Additional areas of discussion came with the need for governments to place fewer austerity requirements in debt-troubled areas. These proposals were met with resistance from Canada, the United Kingdom and Germany, while the U.S., France, and Italy saw these ideas as favorable.
Member countries arguing for reduced austerity requirements have suggested that a slower pace in budget cuts will enhance flexibility and help restore fiscal order in troubled areas. With the depth of these discussions, it is clear that the G7 has placed its focus on bigger picture issues and that there is no perceived need to verbally influence Japan to alter its currency-weakening stimulus plans.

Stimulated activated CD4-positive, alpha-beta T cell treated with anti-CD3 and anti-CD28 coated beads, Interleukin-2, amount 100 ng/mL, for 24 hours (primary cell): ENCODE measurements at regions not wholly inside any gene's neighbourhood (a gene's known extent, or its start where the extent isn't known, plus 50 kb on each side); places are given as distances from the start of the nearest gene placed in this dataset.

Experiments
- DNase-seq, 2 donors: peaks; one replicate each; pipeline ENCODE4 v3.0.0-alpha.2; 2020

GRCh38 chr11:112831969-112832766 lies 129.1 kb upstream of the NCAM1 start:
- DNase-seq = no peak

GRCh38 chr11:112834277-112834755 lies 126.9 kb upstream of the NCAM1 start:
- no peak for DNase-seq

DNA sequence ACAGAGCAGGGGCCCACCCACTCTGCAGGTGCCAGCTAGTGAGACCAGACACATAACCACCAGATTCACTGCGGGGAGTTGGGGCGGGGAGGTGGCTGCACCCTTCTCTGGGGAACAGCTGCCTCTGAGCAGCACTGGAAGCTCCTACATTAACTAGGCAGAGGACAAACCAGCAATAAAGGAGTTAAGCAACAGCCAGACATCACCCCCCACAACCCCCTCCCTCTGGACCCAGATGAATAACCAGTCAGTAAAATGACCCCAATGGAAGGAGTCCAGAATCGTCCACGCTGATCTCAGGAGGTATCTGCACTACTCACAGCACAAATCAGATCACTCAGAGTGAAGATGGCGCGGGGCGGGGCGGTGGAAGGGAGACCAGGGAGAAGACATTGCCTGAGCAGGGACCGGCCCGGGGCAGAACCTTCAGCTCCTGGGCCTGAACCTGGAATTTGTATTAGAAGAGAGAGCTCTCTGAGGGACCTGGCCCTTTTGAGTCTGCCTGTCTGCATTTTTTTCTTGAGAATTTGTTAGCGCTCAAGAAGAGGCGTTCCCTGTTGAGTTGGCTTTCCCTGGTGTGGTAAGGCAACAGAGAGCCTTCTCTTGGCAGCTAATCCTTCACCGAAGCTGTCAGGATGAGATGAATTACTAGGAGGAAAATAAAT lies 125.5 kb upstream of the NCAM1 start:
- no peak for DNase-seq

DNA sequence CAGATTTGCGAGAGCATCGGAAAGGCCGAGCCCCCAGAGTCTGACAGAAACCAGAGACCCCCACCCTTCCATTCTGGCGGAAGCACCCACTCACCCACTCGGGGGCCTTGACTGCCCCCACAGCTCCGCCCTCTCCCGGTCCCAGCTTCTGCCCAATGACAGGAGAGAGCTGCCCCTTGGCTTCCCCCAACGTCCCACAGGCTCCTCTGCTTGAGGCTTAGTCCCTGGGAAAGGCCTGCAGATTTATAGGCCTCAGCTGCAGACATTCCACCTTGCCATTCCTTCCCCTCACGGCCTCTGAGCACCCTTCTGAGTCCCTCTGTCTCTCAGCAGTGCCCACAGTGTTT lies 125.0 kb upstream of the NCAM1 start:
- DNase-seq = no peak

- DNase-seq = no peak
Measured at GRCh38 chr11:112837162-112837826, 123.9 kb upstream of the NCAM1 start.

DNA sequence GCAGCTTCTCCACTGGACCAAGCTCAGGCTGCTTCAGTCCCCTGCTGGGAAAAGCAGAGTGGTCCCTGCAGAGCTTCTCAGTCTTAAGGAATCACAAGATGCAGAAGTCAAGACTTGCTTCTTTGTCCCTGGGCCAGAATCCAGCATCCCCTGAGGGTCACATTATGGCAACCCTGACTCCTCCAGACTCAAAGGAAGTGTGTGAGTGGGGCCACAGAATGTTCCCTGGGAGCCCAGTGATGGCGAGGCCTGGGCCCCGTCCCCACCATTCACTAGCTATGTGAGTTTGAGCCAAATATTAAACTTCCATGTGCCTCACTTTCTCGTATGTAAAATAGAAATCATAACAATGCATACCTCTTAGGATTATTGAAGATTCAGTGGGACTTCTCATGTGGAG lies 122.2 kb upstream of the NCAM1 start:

Opportunities for Investors
When looking at Japan's planned programs and their implicit approval by global banking bodies, there are ways for investors to benefit from long term movements likely to follow as a result of expected currency changes.
Specifically, this means selling assets that are denominated in Japanese yen. Continued weakness in the yen is expected for the long term, largely propelled by Japanese investors moving out of their domestic currency and into foreign bonds with higher yields.These activities will drive up currency pairs like the USD/JPY, and put selling pressure on yen ETFs like the CurrencyShares Japanese Yen Trust (FXY), ProShares Ultra Yen ETF (YCL) and the Proshares Trust II (YCS).
For investors focused on stocks, Japanese export companies should be an area of interest. The fast-weakening yen improves earnings prospects for companies like Toyota Motors (TM), Sony (SNE - Get Report) and Honda (HMC - Get Report). Some of this upside activity has already been seen in Panasonic (the second largest TV manufacturer in Japan), which rallied strongly after releasing forecasts showing the company expects to return to profitability in 2013.